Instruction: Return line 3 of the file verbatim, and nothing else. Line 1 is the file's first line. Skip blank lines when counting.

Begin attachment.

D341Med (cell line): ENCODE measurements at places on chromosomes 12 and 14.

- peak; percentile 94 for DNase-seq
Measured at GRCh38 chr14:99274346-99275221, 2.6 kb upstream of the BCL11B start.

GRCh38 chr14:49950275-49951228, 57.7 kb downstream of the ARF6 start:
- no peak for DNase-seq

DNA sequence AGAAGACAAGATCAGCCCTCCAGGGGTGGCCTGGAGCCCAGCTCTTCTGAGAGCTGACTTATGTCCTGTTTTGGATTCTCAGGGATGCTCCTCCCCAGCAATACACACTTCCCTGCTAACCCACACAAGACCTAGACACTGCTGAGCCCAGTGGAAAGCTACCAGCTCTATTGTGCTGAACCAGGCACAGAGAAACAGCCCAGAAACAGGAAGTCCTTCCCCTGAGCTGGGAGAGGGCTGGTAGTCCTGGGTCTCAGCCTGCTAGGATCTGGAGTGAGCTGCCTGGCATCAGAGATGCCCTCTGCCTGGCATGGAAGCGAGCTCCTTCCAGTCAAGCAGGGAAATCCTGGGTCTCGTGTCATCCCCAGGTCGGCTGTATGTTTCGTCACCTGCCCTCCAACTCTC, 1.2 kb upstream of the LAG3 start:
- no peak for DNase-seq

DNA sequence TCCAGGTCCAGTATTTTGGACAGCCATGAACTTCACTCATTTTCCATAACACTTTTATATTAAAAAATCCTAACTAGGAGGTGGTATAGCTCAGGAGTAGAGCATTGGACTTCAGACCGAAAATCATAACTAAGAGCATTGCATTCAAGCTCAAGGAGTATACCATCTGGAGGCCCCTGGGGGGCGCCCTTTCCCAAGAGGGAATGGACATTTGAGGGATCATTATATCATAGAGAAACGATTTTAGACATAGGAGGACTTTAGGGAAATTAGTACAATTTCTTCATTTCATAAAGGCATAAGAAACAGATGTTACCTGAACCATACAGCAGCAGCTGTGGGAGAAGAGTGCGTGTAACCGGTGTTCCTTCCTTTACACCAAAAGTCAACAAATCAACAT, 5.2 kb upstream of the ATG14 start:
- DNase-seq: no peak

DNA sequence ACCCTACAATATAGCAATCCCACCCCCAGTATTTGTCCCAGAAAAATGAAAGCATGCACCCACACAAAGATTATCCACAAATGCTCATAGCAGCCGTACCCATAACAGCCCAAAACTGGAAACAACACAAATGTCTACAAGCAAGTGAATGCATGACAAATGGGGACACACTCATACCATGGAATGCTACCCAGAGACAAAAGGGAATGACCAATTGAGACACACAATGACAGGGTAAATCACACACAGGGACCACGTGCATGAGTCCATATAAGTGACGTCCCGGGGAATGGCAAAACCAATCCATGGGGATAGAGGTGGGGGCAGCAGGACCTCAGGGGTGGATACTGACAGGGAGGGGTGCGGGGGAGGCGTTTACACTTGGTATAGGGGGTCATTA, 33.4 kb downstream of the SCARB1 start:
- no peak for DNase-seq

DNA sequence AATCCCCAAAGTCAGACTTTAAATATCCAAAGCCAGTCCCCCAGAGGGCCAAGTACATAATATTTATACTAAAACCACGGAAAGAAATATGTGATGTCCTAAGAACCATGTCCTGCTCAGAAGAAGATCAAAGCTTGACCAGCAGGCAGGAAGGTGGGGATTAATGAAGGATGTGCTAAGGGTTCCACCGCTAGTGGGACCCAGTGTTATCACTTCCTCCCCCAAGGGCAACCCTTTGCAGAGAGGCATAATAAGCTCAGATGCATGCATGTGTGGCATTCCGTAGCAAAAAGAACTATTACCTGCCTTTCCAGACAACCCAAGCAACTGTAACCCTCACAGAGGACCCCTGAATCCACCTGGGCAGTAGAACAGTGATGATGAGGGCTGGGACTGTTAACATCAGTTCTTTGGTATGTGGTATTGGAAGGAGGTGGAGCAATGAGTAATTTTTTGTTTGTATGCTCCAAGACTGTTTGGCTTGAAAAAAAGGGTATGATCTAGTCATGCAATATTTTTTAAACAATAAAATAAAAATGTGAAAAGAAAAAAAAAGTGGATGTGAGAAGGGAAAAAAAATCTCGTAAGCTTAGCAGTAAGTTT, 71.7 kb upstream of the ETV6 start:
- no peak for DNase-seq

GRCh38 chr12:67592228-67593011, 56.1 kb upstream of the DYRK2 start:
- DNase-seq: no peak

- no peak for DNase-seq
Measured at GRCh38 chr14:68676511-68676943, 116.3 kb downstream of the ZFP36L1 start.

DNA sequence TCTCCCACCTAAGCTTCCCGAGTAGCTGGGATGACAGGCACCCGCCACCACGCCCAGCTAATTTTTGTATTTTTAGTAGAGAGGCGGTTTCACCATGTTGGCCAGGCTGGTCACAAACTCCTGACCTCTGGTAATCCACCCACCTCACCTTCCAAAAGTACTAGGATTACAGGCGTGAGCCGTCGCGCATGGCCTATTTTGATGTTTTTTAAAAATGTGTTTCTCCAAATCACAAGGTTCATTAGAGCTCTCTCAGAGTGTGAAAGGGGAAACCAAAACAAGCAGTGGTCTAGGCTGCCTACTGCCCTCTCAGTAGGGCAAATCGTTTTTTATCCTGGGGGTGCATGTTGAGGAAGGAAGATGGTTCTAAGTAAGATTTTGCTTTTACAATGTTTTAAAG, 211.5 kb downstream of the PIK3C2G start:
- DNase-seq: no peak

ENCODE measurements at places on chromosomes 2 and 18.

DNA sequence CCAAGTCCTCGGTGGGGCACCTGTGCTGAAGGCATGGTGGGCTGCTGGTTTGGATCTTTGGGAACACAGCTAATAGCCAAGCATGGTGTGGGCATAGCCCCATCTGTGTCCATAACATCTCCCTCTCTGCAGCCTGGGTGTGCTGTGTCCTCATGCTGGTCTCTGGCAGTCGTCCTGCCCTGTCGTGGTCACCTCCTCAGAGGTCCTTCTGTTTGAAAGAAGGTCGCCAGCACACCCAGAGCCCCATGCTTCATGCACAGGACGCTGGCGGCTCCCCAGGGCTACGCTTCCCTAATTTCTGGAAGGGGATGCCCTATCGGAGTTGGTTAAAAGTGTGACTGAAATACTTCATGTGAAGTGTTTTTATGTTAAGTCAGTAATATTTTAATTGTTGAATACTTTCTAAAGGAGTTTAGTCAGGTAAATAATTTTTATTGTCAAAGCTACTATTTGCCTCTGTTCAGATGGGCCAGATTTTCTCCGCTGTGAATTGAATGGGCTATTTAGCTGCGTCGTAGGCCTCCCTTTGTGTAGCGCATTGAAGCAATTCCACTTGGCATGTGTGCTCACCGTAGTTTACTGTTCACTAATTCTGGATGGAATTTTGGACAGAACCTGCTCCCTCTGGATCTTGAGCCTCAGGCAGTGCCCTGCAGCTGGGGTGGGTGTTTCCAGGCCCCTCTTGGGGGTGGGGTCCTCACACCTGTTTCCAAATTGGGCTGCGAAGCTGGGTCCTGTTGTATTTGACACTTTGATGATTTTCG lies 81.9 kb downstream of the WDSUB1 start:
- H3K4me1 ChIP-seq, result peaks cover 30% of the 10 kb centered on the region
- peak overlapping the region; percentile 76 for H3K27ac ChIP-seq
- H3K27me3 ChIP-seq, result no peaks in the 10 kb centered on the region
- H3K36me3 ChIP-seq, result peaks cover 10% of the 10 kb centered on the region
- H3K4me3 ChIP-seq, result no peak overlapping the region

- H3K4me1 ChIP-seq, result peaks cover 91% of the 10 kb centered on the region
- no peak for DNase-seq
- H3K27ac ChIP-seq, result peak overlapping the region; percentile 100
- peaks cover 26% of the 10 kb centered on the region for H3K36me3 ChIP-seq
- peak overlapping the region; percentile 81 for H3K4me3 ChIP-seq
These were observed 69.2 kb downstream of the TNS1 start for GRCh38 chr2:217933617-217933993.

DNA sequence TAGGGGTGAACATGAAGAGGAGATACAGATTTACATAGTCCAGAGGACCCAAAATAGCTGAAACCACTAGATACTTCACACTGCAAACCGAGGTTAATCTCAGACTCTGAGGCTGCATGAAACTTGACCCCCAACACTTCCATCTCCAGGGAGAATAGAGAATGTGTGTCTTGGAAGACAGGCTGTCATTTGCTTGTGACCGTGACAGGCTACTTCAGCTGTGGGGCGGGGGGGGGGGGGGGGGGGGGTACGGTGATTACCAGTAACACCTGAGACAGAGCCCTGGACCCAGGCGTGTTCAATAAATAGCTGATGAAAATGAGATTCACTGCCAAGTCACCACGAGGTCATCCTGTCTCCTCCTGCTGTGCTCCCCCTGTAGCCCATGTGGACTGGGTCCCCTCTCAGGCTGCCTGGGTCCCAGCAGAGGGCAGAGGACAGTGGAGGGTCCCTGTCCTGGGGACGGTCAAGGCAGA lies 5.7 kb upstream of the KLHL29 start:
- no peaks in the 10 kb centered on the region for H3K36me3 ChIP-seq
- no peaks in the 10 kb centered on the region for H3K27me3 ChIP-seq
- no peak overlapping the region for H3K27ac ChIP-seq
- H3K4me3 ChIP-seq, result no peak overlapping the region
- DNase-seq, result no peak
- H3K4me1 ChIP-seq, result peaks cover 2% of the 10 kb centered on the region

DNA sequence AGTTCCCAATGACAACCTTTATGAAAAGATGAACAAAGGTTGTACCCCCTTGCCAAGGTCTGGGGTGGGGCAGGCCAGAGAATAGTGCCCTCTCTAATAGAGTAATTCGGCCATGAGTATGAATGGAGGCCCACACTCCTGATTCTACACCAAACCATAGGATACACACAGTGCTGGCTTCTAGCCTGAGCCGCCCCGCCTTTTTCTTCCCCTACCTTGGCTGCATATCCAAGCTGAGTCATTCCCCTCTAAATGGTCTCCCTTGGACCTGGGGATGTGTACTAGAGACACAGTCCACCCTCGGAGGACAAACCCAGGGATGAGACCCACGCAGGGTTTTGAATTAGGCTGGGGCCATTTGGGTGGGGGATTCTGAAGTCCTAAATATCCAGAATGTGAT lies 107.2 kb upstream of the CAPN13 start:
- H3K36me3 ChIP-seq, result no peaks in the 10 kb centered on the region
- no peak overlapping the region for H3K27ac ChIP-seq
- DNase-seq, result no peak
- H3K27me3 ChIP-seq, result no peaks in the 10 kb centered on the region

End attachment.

Measured at GRCh38 chr14:99274346-99275221, 2.6 kb upstream of the BCL11B start.